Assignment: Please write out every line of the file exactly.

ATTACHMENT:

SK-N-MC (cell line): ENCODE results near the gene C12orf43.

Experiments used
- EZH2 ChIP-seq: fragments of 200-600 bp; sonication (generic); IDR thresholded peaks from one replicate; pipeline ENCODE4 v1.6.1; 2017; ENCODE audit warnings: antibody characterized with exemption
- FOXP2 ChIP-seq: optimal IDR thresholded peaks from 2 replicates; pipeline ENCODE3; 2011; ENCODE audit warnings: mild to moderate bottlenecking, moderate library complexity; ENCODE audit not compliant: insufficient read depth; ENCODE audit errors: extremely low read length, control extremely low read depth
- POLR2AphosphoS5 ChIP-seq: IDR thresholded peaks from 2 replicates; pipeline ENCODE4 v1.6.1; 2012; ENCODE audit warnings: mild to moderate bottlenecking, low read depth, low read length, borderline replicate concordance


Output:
SK-N-MC (cell line): ENCODE results near the gene C12orf43.

Experiments used
- EZH2 ChIP-seq: fragments of 200-600 bp; sonication (generic); IDR thresholded peaks from one replicate; pipeline ENCODE4 v1.6.1; 2017; ENCODE audit warnings: antibody characterized with exemption
- FOXP2 ChIP-seq: optimal IDR thresholded peaks from 2 replicates; pipeline ENCODE3; 2011; ENCODE audit warnings: mild to moderate bottlenecking, moderate library complexity; ENCODE audit not compliant: insufficient read depth; ENCODE audit errors: extremely low read length, control extremely low read depth
- POLR2AphosphoS5 ChIP-seq: IDR thresholded peaks from 2 replicates; pipeline ENCODE4 v1.6.1; 2012; ENCODE audit warnings: mild to moderate bottlenecking, low read depth, low read length, borderline replicate concordance